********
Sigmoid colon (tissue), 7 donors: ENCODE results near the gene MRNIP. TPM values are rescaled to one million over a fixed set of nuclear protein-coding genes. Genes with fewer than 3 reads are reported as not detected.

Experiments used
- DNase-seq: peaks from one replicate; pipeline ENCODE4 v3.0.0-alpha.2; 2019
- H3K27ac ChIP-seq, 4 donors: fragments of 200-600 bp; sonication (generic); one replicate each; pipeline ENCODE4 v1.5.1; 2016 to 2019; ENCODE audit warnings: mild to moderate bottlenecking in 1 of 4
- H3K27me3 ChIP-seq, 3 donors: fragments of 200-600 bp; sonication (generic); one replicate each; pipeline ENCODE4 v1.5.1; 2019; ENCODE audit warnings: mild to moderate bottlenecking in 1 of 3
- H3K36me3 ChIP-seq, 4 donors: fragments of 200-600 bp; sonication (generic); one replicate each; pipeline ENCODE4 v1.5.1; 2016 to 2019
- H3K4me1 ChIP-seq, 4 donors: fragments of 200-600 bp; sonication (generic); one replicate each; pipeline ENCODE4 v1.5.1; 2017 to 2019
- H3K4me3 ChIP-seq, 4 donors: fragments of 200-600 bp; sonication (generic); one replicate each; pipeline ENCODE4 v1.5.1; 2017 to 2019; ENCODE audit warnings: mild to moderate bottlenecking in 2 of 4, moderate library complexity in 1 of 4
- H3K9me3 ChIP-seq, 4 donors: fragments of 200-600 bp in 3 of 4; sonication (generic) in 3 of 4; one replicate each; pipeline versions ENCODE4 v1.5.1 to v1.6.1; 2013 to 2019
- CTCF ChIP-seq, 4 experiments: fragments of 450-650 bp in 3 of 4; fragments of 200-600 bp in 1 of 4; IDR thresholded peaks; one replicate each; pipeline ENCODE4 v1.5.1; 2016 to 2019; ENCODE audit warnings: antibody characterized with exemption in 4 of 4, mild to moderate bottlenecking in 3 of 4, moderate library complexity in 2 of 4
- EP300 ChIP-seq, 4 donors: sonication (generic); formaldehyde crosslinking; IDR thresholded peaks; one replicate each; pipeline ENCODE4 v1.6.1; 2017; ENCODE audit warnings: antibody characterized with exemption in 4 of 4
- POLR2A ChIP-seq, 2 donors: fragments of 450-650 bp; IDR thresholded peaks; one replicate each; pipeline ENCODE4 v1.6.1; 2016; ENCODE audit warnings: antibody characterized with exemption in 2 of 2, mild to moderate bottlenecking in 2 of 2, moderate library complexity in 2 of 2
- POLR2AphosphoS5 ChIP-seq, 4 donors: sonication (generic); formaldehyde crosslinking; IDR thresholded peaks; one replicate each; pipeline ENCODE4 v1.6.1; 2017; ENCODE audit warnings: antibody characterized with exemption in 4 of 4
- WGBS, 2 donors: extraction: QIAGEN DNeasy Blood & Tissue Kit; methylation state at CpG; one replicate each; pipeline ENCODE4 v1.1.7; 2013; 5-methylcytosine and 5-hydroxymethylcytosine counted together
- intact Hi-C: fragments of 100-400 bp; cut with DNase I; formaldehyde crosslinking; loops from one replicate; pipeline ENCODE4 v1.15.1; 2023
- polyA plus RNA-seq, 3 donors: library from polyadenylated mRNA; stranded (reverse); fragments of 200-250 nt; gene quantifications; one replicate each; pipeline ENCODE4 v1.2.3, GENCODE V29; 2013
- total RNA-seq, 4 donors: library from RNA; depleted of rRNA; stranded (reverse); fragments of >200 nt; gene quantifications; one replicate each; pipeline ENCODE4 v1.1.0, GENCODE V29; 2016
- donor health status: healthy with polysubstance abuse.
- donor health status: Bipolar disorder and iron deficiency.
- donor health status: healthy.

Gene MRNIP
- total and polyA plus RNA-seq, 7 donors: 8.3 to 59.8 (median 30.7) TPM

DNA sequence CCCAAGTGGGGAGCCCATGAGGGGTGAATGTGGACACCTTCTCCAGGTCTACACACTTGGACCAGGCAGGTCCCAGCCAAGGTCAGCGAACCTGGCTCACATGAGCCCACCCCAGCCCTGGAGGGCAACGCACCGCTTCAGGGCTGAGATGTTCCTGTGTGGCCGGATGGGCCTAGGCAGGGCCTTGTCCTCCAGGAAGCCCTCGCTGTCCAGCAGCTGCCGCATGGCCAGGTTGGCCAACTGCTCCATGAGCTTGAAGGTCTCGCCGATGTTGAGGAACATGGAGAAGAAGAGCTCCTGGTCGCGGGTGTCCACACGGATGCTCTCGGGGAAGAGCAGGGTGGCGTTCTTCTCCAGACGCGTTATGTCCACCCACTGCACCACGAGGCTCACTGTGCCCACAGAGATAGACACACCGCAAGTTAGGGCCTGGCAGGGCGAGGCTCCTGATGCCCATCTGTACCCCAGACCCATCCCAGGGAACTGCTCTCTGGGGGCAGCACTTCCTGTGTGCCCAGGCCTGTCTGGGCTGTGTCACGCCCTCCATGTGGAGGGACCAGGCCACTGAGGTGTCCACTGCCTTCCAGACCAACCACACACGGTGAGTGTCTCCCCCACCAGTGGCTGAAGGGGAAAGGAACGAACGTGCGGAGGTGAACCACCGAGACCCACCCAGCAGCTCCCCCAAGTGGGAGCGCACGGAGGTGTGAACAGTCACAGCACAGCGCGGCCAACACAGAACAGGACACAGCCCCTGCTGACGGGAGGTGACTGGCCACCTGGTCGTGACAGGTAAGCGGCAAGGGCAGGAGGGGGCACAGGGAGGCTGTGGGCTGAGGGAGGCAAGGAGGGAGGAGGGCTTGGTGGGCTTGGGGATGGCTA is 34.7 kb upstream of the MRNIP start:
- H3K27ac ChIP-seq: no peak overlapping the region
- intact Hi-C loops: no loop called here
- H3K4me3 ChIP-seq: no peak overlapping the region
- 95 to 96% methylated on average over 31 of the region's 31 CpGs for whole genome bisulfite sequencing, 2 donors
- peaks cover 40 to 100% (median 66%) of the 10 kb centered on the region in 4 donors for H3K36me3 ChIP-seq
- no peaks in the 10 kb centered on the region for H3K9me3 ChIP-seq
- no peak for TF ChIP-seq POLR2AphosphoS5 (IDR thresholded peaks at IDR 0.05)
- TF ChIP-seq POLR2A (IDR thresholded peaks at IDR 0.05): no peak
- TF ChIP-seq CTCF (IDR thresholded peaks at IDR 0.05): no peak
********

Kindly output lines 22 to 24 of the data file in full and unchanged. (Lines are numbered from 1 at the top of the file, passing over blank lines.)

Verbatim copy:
- total and polyA plus RNA-seq, 7 donors: 8.3 to 59.8 (median 30.7) TPM

DNA sequence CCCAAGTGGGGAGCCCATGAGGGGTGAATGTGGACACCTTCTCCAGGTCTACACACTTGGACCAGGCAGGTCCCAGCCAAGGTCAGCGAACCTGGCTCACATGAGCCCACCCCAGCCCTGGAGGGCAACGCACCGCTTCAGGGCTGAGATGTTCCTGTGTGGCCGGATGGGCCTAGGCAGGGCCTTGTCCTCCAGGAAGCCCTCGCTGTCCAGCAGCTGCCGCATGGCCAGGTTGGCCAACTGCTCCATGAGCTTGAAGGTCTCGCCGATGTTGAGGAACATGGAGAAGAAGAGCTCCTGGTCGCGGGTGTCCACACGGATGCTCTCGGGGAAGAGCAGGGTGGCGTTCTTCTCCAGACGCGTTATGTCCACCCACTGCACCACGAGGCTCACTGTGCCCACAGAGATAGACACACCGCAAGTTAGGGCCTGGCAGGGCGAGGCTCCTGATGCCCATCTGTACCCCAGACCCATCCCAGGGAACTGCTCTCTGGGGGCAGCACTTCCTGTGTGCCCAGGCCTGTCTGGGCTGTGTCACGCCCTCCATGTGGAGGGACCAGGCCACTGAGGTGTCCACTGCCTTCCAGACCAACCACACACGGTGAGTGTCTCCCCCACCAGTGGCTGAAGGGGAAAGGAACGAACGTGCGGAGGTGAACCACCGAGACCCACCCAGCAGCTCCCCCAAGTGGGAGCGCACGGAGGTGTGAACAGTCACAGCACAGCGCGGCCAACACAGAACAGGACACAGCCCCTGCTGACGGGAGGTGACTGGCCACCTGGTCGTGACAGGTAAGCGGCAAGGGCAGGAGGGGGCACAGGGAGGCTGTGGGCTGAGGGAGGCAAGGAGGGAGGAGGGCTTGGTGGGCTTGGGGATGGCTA is 34.7 kb upstream of the MRNIP start:
- H3K27ac ChIP-seq: no peak overlapping the region